HHS will allocate the remaining $50 billion of the PHSSEF to the following areas and groups:
COVID-19 High Impact Areas
HHS is allocating $10 billion to hospitals in areas that have been particularly impacted by the COVID-19 pandemic (e.g., hospitals in New York). HHS requires hospitals to apply for a portion of the funds by providing four simple pieces of information: tax identification number; national provider identifier; total number of intensive care unit beds as of April 10, 2020; and total number of admissions with a positive COVID-19 diagnosis from January 1, 2020 to April 10, 2020. This information must be submitted through an authentication portal by 3:00 PM ET, Saturday, April 25, and distribution of these funds will start next week, according to a subsequent HHS press release. HHS states that the portal is live and hospitals have already been contacted directly to provide this information.
In his remarks to the press, Secretary Azar stated, as an example, that if New York accounts for 40% of COVID-19 cases admitted over the given time period, New York hospitals would receive $4 billion under this targeted distribution.
However, HHS cautions that supplying this information does not guarantee receipt of funds from this targeted distribution. HHS states that it will use the data received to distribute the targeted funds to where the impact from COVID-19 is greatest. HHS adds that it will take into consideration challenges faced by facilities serving a disproportionate number of low-income patients, as reflected by their Medicare Disproportionate Share Hospital (DSH) Adjustment. Secretary Azar said that HHS will make the formula based on this data public, and that the money will then be sent without further action required from providers.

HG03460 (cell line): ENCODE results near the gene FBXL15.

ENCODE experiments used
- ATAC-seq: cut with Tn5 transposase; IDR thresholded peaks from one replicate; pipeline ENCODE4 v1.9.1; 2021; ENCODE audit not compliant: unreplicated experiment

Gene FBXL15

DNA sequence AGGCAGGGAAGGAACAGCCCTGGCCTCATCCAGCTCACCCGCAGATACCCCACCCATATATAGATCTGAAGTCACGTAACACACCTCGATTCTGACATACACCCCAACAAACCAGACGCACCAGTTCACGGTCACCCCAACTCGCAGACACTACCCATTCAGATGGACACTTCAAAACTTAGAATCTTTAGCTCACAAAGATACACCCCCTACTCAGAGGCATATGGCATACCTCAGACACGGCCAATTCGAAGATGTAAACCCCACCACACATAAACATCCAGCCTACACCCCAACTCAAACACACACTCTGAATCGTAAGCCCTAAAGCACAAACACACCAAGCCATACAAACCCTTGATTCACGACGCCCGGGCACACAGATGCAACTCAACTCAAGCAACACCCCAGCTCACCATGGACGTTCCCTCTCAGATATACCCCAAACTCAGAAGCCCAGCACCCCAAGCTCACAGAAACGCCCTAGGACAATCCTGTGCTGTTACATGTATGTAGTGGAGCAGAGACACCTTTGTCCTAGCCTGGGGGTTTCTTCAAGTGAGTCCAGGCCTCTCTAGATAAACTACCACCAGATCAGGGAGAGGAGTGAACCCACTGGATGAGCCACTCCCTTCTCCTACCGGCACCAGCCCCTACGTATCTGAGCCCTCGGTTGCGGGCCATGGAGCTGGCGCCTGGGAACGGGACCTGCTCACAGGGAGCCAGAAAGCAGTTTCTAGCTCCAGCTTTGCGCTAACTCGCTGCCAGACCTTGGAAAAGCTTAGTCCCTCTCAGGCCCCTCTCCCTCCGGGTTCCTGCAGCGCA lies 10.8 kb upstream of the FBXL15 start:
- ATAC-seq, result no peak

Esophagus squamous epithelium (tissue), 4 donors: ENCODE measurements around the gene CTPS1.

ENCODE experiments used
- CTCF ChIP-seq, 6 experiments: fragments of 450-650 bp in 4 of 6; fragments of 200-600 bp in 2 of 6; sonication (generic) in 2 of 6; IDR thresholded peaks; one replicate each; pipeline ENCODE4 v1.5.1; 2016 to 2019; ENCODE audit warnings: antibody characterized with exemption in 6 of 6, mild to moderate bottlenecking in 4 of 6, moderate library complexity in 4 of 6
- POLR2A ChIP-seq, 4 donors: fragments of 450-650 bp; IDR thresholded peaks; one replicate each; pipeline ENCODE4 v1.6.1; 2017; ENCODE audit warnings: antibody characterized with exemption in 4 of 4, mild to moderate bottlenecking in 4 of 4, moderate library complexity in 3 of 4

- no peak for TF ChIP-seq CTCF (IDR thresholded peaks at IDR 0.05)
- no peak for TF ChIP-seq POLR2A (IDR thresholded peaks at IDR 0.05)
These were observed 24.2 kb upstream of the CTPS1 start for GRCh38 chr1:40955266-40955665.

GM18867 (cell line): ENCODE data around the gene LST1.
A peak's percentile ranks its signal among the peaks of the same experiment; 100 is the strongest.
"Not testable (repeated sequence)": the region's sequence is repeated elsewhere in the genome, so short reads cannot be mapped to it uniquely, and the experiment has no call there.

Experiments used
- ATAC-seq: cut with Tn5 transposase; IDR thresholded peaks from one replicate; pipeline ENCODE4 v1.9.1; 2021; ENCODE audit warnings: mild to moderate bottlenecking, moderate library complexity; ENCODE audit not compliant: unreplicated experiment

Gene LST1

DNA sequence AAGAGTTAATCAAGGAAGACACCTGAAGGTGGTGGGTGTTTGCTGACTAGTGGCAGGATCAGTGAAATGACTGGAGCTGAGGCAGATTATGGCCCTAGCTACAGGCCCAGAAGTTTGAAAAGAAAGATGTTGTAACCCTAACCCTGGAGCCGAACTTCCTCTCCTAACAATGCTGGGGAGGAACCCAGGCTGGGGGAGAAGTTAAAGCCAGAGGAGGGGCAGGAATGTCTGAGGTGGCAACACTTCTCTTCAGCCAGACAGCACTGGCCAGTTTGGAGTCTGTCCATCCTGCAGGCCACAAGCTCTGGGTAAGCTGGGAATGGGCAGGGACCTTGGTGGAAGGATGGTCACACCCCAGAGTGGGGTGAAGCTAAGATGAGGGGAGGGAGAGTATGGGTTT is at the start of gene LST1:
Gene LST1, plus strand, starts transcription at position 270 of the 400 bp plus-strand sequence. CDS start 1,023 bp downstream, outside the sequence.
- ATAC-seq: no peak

Treatment of the Uninsured
According to HHS, a portion of the PHSSEF will be used to reimburse healthcare providers for COVID-19-related treatment of the uninsured. Under this targeted distribution, every healthcare provider who has treated uninsured COVID-19 patients on or after February 4, 2020 may seek claims reimbursement and will be reimbursed at Medicare rates, subject to available funding.
HHS outlines the following steps: enrolling as a provider participant, checking patient eligibility and benefits, submitting patient information, submitting claims, and receiving payment via direct deposit. HHS states that providers can register for the program on April 27 and begin submitting claims in early May 2020. More information may be found at coviduninsuredclaim.hrsa.gov.
On the provider relief fund page, HHS adds that, as a condition, providers are obligated to abstain from “balance billing” any patient for COVID-19 treatment.
HHS is allocating $10 billion for rural health clinics and hospitals which, according to HHS, operate on particularly thin margins and are far less likely to be profitable than their urban counterparts. HHS states that this money will be distributed “as early as next week on the basis of operating expenses, using a methodology that distributes payments proportionately to each facility and clinic.” Secretary Azar added that this money will go to approximately 2,000 rural hospitals across the country, including their 1,100 affiliated Rural Health Clinics, and to the more than 1,300 freestanding Rural Health Clinics.
Indian Health Service
In recognition of the impact COVID-19 is having on Indian health, HHS states that $400 million will be allocated for Indian Health Service facilities and will be distributed as early as next week on the basis of operating expenses.
HHS states that there are some providers who will receive further, separate funding, including skilled nursing facilities, dentists, and providers that solely take Medicaid. Secretary Azar said that HHS is “quickly identifying all the providers who are in need.” No further details are provided on the additional allocations to these other providers.
We are continuing to monitor for additional guidance from HHS regarding the general and targeted allocations and their terms and conditions.
If you have any questions about the PHSSEF and guidance in the context of the COVID-19 pandemic, please contact the authors of this alert.